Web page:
The second thing, that jump hook, to be honest, you got to fight before you catch it. Fight, fight, fight. It’s unstoppable. But if you catch it at 12 feet because you let the guy push you away or you weren’t moving your feet, you can’t make that shot.
Your job is, forget about anything else, I got to catch it close. Coaches tell me if I catch it close, shoot it. Don’t bounce it, just shoot. E.J., I’m happy for him. Every day in practice going against Nick, and E.J. and P.J. 25-12, don’t worry about it, we’ll play a zone, you don’t have to guard anybody. Here you got to get better.
What I’m hoping is by the end of the year when you look at Keldon, you say, Wow, how much better is he? Tyler. How about Ashton? How about Jemarl Baker playing today, making shots, how he defends? How about Immanuel, E.J., Nick? P.J. is not the same player as he was at the beginning of the year or last year. More assists than turnovers. Last year he had one assist every two turnovers. He’s a different player.
That’s what we’re looking to do. Let’s get better. Let’s get more consistent. Let’s play 40 minutes. Let’s use each of those games to learn about our team. Let the results take for themselves. You all got mad. Seton Hall, act like you won. I needed them in a good frame of mind. I didn’t need them panicked because you guys are saying the season is over. We’re getting better. Cal, we don’t have moral victories. We’re Kentucky. What? It wasn’t about that. It was about getting them in the right frame of mind.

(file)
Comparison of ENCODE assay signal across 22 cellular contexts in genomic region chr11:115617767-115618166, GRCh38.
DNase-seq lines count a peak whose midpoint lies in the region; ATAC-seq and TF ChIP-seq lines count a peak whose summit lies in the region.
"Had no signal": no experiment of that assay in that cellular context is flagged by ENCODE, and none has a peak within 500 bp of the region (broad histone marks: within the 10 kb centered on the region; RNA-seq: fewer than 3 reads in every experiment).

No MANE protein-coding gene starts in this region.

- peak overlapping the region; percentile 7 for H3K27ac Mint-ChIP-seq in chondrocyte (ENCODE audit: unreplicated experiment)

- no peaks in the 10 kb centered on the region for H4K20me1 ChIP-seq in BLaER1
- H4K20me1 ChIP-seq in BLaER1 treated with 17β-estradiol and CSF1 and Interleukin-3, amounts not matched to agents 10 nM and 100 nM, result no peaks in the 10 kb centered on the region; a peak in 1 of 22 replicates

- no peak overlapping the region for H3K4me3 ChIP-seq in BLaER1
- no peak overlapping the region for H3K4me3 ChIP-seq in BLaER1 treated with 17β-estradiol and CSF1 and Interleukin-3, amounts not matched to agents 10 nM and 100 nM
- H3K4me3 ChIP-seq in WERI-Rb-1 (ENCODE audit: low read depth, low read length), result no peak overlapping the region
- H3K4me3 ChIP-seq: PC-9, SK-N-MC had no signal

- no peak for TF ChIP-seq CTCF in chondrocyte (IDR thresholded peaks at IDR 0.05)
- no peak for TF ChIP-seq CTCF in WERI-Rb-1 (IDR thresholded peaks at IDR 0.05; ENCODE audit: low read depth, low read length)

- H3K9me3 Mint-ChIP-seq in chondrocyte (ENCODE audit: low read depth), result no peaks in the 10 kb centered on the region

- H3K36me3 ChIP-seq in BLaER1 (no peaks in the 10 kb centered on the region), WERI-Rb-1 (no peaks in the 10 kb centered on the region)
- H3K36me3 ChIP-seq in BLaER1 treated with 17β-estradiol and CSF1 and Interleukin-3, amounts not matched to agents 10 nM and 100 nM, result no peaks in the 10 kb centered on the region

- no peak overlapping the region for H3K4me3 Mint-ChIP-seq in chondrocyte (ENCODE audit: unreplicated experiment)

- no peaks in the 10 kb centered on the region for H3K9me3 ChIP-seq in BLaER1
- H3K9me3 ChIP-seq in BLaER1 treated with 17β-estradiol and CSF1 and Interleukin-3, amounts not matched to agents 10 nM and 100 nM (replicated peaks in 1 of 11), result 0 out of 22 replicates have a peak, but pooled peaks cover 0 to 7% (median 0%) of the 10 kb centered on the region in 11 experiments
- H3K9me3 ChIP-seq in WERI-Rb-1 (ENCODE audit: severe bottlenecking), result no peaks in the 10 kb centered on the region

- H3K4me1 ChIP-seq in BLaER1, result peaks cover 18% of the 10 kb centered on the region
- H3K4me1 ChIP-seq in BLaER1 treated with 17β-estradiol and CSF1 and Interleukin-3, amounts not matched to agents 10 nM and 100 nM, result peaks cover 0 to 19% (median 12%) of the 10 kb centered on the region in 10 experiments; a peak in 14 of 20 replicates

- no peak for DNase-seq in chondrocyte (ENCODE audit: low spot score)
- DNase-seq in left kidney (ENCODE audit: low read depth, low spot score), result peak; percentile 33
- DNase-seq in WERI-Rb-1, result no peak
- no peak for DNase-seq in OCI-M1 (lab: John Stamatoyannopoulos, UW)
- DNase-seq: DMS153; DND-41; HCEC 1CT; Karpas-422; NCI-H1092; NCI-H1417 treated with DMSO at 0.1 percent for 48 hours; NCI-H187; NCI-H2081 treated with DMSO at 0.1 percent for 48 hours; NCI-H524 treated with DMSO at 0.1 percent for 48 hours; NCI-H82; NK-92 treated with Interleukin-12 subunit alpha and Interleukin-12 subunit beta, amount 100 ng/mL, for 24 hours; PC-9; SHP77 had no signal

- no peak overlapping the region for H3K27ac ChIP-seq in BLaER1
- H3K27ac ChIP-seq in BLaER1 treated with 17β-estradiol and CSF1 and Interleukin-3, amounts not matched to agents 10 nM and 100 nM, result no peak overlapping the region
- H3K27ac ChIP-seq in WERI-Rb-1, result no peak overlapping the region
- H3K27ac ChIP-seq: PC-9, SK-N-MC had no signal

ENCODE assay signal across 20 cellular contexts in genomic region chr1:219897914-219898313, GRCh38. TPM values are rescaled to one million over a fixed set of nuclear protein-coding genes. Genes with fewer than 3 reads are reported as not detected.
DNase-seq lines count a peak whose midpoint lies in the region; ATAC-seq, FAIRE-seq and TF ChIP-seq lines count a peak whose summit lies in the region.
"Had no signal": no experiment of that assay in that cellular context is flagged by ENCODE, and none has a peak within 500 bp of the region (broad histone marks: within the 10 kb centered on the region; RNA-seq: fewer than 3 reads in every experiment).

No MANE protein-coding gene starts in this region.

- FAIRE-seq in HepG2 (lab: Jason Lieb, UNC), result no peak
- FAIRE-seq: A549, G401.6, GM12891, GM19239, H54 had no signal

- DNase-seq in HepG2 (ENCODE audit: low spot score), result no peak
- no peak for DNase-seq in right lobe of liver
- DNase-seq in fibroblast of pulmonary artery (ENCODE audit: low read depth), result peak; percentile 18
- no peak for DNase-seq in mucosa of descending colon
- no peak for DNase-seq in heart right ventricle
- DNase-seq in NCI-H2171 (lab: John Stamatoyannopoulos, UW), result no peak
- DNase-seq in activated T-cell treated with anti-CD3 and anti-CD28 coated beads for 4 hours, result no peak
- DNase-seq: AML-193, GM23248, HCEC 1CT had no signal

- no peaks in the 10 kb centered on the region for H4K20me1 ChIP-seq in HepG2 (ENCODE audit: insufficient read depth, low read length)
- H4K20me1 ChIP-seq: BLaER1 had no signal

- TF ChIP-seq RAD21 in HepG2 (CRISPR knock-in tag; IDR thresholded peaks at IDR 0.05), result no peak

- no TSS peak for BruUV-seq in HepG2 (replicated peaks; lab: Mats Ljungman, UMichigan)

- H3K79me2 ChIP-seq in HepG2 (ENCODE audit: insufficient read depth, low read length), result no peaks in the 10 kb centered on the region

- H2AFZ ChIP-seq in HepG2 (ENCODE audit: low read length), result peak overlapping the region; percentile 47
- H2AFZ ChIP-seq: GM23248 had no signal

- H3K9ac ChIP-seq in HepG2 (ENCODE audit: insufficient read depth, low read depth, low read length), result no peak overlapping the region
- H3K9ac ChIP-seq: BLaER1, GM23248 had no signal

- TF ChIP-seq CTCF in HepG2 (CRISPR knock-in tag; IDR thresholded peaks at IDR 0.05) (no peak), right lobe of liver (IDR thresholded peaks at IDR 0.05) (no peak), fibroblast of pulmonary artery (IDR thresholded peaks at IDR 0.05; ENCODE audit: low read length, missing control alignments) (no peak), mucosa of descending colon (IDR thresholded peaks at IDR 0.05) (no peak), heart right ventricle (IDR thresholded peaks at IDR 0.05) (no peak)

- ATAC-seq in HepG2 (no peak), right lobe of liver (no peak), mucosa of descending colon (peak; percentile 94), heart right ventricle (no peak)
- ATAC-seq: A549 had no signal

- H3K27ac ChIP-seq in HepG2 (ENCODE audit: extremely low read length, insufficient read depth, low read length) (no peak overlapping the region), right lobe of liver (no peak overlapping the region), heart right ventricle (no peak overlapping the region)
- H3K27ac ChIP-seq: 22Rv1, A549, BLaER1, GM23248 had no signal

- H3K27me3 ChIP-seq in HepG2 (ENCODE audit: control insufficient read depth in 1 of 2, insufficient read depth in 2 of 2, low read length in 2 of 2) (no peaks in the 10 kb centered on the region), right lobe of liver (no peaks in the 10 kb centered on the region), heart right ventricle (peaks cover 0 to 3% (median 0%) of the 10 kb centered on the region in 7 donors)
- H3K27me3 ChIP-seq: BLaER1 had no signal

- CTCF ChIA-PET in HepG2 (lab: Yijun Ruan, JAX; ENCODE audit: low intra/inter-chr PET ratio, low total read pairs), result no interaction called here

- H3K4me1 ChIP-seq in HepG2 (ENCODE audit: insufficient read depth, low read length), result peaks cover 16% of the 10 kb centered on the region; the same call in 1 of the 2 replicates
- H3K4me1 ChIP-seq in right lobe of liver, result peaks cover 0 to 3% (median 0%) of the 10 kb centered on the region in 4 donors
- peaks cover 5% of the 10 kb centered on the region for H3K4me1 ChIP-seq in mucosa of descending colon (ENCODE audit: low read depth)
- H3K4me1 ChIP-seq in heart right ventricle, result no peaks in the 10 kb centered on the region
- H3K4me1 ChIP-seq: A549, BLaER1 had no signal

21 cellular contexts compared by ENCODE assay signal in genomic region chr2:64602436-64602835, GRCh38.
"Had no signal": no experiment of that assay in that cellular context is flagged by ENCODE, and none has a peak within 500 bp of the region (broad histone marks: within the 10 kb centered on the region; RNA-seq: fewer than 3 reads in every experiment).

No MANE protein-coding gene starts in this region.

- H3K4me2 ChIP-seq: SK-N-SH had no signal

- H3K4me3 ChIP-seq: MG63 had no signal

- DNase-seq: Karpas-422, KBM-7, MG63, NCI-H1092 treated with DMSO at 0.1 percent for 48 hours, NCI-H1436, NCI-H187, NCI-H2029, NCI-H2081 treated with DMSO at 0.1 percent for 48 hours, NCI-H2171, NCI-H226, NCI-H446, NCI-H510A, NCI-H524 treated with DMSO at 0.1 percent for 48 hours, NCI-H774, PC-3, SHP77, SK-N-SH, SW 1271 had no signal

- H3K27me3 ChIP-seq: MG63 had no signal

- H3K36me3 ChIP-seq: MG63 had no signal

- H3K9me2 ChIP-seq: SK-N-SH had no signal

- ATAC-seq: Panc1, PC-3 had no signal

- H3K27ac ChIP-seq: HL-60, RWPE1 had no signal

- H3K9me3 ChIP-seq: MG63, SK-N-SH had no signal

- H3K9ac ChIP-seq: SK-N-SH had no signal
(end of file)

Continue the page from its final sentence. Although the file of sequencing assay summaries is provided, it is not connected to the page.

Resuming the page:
Let me say this. We win a game like Florida, you know what I said to them? You know that ball that Tyler eaks in and rolled around the rim, that layup, then the corner jumper that Keldon made that went bang, bang, bang, bang, went in? We don’t make those, we probably lose the game. Should we feel any different about our performance, that we’re getting better? No.
I’ve got to keep these guys in the right frame of mind, which I told them today: My job now is hungry yet humble. We don’t need anybody arrogant right now. We need to be humble and we need to be hungry in what we’re trying to do.
Q. It seemed like Nick got in foul trouble tonight. One of them looked like it was on a drive. You were talking to him, moving your feet. Did you want him to move his feet more?
JOHN CALIPARI: We work every day on staying in front of dribblers. When they drive, because I know you guys don’t know basketball, but when they drive, if you push up, they’re coming at you. You push that way, you’re going to foul. If they drive, you’re Nick Richards, you retreat, give them space and retreat, at the rim you’re probably going to – I’ll help you – block the shot, unless you push up and foul.
Every single day we work on moving our feet and retreating and blocking at the rim. He chose to push up. Now, the reason you push up is because you’re exhausted, tired, mentally not into it. You do what your old habits were, which were the eighth grade you used to stick your knee out when the guy tried to dribble around you. You can’t, not here, can’t do it.
Let me just say this. He’s close. Just like E.J. I’m telling you, Nick is close. But we can’t do it for him. He’s got to do it for himself. He’s got to prove to himself. Demonstrative performance will build his own confidence.
FastScripts Transcript by ASAP Sports